This stump, probably logged a 100 years ago, dates back untold 100s of years. This area was once selectively logged which left a number of old growth trees and stumps to shelter and nourish the ancient forest floor of the Stimpson Family Nature Preserve.
Located just minutes from commercial and residential tracts in Bellingham, WA, lies a gem of a nature reserve with 350 acres of old-growth forest, woodlands, and wetlands that is now protected and maintained for future generations. Following a gift from the Stimson Family descendents in 2000 and augmented and supported by a partnership of seven public and private entities, this primal forest is readily available with four miles of trails for public enjoyment and education now and into the distant future. The partnership includes: The Whatcom Land Trust, Department of Natural Resources, Whatcom County Parks and Recreation and The Conservation Futures Fund, The City of Bellingham, The Lake Whatcom Water and Sewer District, Western Washington University, and The Rotary Club of Bellingham.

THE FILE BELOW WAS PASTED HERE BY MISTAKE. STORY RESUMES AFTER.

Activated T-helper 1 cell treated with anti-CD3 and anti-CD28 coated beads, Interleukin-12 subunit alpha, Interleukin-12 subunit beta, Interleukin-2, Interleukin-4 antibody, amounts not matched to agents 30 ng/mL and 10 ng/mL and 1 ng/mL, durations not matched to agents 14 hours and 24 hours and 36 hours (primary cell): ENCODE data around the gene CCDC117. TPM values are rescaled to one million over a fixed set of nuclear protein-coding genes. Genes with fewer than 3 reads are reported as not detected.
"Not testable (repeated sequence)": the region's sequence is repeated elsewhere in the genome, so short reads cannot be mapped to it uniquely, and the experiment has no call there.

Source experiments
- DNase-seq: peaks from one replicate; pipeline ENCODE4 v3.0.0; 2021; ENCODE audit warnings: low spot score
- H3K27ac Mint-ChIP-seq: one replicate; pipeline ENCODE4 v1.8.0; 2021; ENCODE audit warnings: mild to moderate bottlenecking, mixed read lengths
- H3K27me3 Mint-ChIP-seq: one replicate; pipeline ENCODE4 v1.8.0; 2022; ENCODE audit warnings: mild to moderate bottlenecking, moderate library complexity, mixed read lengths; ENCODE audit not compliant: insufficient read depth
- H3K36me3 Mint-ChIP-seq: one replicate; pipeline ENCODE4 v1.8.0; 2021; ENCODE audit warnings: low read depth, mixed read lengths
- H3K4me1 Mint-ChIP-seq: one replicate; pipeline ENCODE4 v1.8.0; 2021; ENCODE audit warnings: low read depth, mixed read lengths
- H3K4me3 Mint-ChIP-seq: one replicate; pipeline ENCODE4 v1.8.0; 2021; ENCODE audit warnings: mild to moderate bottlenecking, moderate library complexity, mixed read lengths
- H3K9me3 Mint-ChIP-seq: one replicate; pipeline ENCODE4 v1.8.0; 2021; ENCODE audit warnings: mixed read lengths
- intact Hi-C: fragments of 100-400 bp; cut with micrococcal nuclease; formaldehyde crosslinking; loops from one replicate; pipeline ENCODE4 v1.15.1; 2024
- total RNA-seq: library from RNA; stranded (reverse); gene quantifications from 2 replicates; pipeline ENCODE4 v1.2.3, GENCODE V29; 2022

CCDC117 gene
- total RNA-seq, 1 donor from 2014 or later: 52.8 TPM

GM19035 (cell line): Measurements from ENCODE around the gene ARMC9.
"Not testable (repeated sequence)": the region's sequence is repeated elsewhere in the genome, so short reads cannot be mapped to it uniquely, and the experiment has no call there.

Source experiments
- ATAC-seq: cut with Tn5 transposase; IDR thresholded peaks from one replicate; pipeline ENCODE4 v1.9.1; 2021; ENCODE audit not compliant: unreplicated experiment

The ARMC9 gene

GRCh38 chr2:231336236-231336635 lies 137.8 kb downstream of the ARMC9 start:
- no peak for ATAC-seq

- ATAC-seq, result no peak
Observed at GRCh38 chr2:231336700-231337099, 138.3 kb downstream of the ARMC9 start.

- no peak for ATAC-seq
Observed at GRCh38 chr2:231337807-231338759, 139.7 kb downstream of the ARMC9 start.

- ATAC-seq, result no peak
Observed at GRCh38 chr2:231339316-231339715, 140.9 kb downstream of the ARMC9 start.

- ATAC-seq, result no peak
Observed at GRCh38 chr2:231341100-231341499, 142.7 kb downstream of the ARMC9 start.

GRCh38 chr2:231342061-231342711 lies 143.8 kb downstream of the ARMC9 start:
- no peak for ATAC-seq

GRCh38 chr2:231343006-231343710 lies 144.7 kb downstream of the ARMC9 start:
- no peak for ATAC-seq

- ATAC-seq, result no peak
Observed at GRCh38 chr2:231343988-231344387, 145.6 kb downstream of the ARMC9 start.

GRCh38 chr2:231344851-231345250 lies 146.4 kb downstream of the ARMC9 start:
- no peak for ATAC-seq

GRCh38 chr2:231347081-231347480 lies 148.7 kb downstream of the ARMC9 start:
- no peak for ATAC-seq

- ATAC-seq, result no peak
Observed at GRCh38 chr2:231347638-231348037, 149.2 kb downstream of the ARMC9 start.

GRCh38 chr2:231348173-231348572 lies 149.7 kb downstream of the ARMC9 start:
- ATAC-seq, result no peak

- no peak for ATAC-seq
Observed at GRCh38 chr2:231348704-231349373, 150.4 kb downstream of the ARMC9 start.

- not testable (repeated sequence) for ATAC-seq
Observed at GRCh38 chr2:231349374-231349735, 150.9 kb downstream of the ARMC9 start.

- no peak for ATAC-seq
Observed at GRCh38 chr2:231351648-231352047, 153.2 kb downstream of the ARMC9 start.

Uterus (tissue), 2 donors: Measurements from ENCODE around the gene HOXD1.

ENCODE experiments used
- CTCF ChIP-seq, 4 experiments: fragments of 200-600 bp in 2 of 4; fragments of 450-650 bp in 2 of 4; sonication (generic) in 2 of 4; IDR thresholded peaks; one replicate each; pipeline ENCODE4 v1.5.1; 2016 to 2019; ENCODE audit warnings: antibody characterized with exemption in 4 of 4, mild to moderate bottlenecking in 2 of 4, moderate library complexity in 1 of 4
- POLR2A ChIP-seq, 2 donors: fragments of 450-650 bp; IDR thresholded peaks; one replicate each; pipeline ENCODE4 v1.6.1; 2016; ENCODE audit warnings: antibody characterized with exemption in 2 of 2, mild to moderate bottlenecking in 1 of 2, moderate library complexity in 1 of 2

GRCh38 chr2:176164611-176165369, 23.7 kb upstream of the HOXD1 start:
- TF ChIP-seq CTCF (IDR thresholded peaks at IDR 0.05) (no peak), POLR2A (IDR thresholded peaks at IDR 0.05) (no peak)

The Reserve includes the Lake Louise Natural Resources Conservation Area owned by the Department of Natural Resources, 196 acres owned by Whatcom Land Trust and 34 acres jointly owned by the City of Bellingham and Whatcom County. Whatcom County Parks & Recreation manages the Reserve, and Whatcom Land Trust maintains a permanent stewardship endowment for its upkeep.
Attribution: Todd Ellsworth
Within a few feet of the parking lot, you are immersed in deep woods as you skirt around the Beaver Pond, covered in a chartreuse blanket of algae.
A series of nurse stumps
Pileated and Hairy woodpeckers’ work station
At the same time that we are trying to save the earth itself, we need to be working to preserve the many natural resources we still have so that, just in case we save the planet, we’ll have some nature left for the next generations to enjoy.
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